On a mission to declutter, an old nostalgic presses pause.

I am sitting cross-legged on the living room rug with teetering towers of CDs all around me. I imagine the scene looks like a miniature version of the Surfers Paradise skyline with King Kong plonked in the middle. The time has come, you see, to reclaim the space currently occupied in the drawers of our typically enormous entertainment unit by hundreds of CDs.

Surrounded by teetering towers of CDs, the scene looks like a skyline with King Kong in the middle. Illustration by Simon Letch.

Mostly in bulky jewel cases, they date back to the inception of the format in 1982. I like to think I'm not sentimental. I had zero reluctance when it came to dumping cassettes, with their inevitable cascades of tape leakage that could only be painstakingly wound back with a pencil, and their complete inability to maintain pitch stability in hot cars. Out they went, and with them the distantly romantic notion of the "mixtape", now easily superseded by the digital playlist.

Same with vinyl, in spite of what is optimistically termed the revival. Too big, too easily damaged. Sure, they sound far better than CDs but only if you treat them like control rods in a nuclear power station, polish them before and after you play them, and return them to their sleeves with meticulous care. I gave some away. The ones so scratched that they offered the tell-tale clicks, pops and explosions of white noise that sound just like someone frying an egg over the music, went to the dump.

And now, the jig is all but up for CDs. Digital streaming services such as Spotify and Apple Music dish up almost any song or album title you can think of. Or simply speak into the magic ears of Siri, Google or Alexa, and your request will play instantly.

When entire music libraries can be carried on phones, what is the point of a vast CD collection? Besides, like most urban dwellers we need the drawer space for the more recent accoutrements of the digital age: power cables and adaptors of every sort, chargers for phones and tablets, and, thanks to the tech giants' collective obsession with making things ever thinner, external CD drives, external hard drives and, quite soon, surely, external brains.


Time for King Kong to dismantle the waterfront. But it's really not so easy. There's too much history in these drawers. For every 10 discs consigned to the garbage pile there's at least one that tugs at the heart.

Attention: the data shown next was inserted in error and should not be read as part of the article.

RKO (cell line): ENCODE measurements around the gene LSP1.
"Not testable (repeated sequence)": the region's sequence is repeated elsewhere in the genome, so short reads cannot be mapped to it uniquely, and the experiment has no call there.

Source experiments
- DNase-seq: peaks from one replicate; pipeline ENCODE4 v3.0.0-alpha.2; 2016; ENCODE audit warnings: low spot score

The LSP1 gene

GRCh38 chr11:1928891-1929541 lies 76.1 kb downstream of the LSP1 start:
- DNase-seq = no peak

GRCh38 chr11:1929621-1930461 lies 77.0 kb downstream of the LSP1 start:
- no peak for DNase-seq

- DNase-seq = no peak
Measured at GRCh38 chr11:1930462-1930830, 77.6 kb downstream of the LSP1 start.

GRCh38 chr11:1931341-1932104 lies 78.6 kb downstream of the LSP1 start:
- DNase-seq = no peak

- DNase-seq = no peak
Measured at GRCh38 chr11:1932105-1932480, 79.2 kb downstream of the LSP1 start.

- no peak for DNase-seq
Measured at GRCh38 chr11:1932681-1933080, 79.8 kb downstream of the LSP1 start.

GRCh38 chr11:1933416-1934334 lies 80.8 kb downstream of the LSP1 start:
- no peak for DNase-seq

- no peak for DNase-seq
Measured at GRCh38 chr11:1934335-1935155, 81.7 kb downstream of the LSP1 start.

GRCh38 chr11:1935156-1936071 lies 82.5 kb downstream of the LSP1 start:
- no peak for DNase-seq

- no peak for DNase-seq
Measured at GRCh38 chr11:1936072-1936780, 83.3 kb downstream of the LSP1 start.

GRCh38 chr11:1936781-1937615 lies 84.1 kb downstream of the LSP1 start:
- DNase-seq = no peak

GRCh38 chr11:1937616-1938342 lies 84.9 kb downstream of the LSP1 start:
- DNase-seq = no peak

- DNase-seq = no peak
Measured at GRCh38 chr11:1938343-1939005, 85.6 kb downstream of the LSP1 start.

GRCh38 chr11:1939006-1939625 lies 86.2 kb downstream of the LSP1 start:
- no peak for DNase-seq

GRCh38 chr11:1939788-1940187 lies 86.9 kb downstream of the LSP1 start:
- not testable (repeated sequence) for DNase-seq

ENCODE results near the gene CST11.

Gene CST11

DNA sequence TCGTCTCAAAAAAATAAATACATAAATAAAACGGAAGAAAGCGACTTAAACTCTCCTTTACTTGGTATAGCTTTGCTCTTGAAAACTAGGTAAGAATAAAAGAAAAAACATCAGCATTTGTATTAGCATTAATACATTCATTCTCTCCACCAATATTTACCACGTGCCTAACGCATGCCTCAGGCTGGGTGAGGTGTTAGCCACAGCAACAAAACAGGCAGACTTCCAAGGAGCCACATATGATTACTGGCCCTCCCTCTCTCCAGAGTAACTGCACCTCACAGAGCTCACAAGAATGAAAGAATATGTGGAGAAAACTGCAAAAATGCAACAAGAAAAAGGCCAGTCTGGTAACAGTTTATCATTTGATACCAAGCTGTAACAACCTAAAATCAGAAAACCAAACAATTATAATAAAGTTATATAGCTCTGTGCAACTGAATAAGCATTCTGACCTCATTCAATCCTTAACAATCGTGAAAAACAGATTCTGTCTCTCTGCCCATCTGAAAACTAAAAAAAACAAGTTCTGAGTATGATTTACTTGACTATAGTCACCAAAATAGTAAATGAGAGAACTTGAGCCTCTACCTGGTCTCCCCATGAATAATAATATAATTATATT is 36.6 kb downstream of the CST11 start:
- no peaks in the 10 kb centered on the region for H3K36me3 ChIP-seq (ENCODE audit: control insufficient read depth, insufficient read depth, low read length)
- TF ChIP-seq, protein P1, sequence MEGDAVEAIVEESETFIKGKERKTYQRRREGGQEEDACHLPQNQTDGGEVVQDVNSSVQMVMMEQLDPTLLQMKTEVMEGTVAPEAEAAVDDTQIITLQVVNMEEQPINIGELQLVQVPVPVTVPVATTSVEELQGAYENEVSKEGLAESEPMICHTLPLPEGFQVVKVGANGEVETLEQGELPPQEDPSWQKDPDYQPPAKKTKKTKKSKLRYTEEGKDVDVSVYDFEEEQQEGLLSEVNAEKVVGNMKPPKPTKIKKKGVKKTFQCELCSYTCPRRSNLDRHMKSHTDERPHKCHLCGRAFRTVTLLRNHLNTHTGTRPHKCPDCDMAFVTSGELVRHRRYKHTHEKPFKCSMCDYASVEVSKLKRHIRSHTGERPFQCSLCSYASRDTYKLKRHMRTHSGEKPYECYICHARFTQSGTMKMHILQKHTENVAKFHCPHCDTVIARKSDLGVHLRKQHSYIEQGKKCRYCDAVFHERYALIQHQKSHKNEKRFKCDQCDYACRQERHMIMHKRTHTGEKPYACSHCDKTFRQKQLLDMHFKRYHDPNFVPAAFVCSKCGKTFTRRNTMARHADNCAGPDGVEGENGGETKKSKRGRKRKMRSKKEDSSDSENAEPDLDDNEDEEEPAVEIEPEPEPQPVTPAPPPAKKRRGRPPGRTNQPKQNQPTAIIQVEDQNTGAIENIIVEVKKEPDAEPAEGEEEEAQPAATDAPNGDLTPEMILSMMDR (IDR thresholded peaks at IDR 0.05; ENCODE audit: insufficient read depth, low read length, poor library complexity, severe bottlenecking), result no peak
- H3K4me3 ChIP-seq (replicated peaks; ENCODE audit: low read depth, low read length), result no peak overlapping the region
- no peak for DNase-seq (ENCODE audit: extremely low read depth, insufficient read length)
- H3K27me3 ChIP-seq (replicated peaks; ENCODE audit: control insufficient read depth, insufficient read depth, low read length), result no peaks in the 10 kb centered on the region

My fingers brush George Michael's 1996 smash Older and I'm at a score of dinner parties in the 1990s. The slinky evening-wear jazz sound of Michael's heartbreaking tribute to his lover, Anselmo Feleppa, somehow defined the era. I think of my guests, some no longer with us, the daft conversations, the ribald laughter. Then I'm at an open-air George Michael concert in 2010 with my older sister and 45,000 other besotted fans. Elizabeth and I hadn't been to a concert together, well, since forever. But there we were right down the front, screaming out our appreciation and dancing in the aisle like two teenagers. We wept down the phone together when Michael died so unexpectedly in 2016.

Likewise, David Bowie. I cradle, for a moment, an artfully put together remaster of his 1974 William Burroughs-inspired sci-fi masterpiece Diamond Dogs and place it carefully in the keeper pile.

I'm not a great fan of Michael Bublé but I had his utterly gorgeous version of Willie Nelson's Always On My Mind, from his 2007 album Call Me Irresponsible, played at my mother's funeral. Slowed down compared to hit versions by Elvis Presley and Willie Nelson, the song perfectly echoes the heart of a recalcitrant son, who could have done so much more, could have been there more often than he was. "Little things I should have said and done, I just never took the time," Bublé croons. "But you were always on my mind."

Right next to Bublé I find former Genesis guitarist Steve Hackett's 1983 album Bay of Kings. The album's reissue contains a stunning solo guitar interpretation of The Skye Boat Song. A proud Scot, who never lost her accent even after 45 years in Australia, Mum loved this song. The track was played at the funeral as images of Mum as a child and as a beautiful young woman before "we" happened to her were shown on the chapel's video screen.

So, clean up, wise up and chuck the dross from your life. But don't kill your darlings. Life is too short to throw the truly beautiful things away.

To read more from Good Weekend magazine, visit our page at The Sydney Morning Herald or The Age.

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